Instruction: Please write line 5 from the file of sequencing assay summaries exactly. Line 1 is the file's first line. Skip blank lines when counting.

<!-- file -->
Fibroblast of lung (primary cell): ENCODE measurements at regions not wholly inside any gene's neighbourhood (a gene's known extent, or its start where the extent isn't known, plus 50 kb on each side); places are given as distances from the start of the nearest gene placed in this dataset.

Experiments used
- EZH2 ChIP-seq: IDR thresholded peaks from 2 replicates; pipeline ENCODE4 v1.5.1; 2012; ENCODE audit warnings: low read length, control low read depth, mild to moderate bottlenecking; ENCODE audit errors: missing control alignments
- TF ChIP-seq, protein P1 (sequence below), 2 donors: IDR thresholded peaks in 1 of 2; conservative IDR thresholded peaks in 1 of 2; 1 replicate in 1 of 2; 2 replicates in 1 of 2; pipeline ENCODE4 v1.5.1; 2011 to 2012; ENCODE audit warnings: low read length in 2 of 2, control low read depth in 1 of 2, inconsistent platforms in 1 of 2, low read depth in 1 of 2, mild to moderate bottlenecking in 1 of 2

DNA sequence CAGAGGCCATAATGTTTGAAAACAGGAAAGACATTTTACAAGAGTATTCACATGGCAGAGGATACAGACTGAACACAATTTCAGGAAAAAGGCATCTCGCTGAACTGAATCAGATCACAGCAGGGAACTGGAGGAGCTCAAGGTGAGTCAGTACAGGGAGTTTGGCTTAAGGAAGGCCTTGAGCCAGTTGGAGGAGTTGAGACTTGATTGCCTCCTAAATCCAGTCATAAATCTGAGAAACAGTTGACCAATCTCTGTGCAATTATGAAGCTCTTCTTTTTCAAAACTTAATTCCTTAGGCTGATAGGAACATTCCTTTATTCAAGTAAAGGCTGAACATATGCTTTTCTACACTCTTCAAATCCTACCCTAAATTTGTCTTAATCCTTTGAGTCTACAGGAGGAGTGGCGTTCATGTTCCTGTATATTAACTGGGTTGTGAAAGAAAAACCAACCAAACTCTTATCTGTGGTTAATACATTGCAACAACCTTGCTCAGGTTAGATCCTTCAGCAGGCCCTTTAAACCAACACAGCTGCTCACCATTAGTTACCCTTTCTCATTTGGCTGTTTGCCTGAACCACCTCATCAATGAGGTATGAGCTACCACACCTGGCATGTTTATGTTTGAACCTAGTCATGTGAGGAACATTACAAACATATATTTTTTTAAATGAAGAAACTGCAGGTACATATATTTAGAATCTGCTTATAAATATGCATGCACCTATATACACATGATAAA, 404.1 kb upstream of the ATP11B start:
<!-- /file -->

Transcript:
DNA sequence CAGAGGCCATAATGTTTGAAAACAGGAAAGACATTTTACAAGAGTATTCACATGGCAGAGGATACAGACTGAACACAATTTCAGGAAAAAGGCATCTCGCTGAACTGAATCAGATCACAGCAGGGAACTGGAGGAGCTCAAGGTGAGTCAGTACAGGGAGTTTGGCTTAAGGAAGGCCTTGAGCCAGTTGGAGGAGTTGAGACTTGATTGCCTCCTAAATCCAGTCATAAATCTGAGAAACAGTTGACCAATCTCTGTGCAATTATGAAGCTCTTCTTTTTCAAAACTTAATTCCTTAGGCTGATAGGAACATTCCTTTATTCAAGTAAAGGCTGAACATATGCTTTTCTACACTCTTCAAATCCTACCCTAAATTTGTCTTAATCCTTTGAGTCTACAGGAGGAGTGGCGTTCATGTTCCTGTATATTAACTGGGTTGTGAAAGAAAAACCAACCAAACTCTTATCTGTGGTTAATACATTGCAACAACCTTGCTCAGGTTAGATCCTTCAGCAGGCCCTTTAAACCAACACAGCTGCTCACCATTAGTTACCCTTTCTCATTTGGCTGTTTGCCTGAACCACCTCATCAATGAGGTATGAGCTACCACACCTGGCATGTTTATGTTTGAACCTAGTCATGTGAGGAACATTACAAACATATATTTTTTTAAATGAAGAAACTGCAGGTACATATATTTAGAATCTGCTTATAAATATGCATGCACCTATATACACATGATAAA, 404.1 kb upstream of the ATP11B start: